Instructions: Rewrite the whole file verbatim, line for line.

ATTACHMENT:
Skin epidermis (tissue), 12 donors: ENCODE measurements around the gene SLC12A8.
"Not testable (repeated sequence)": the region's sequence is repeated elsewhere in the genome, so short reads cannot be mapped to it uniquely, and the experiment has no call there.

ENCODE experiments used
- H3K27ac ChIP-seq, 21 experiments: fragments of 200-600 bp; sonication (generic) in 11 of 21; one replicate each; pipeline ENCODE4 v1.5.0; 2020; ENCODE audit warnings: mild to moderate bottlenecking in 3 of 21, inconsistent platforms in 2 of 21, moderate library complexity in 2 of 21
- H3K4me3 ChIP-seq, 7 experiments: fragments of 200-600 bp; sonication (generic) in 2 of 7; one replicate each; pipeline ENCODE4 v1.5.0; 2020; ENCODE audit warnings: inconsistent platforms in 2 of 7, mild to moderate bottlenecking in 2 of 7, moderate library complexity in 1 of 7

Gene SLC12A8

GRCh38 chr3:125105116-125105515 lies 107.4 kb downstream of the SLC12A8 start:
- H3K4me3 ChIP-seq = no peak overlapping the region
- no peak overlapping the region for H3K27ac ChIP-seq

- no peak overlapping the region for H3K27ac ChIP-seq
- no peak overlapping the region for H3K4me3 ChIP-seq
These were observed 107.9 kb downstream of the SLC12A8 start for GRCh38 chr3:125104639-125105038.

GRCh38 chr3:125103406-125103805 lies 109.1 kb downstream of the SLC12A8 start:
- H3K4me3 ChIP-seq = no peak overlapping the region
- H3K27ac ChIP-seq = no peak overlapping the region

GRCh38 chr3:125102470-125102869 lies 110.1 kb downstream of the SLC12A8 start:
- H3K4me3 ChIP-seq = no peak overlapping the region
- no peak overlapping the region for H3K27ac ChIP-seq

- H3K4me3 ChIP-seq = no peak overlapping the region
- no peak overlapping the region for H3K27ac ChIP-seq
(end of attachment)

Skin epidermis (tissue), 12 donors: ENCODE measurements around the gene SLC12A8.
"Not testable (repeated sequence)": the region's sequence is repeated elsewhere in the genome, so short reads cannot be mapped to it uniquely, and the experiment has no call there.

ENCODE experiments used
- H3K27ac ChIP-seq, 21 experiments: fragments of 200-600 bp; sonication (generic) in 11 of 21; one replicate each; pipeline ENCODE4 v1.5.0; 2020; ENCODE audit warnings: mild to moderate bottlenecking in 3 of 21, inconsistent platforms in 2 of 21, moderate library complexity in 2 of 21
- H3K4me3 ChIP-seq, 7 experiments: fragments of 200-600 bp; sonication (generic) in 2 of 7; one replicate each; pipeline ENCODE4 v1.5.0; 2020; ENCODE audit warnings: inconsistent platforms in 2 of 7, mild to moderate bottlenecking in 2 of 7, moderate library complexity in 1 of 7

Gene SLC12A8

GRCh38 chr3:125105116-125105515 lies 107.4 kb downstream of the SLC12A8 start:
- H3K4me3 ChIP-seq = no peak overlapping the region
- no peak overlapping the region for H3K27ac ChIP-seq

- no peak overlapping the region for H3K27ac ChIP-seq
- no peak overlapping the region for H3K4me3 ChIP-seq
These were observed 107.9 kb downstream of the SLC12A8 start for GRCh38 chr3:125104639-125105038.

GRCh38 chr3:125103406-125103805 lies 109.1 kb downstream of the SLC12A8 start:
- H3K4me3 ChIP-seq = no peak overlapping the region
- H3K27ac ChIP-seq = no peak overlapping the region

GRCh38 chr3:125102470-125102869 lies 110.1 kb downstream of the SLC12A8 start:
- H3K4me3 ChIP-seq = no peak overlapping the region
- no peak overlapping the region for H3K27ac ChIP-seq

- H3K4me3 ChIP-seq = no peak overlapping the region
- no peak overlapping the region for H3K27ac ChIP-seq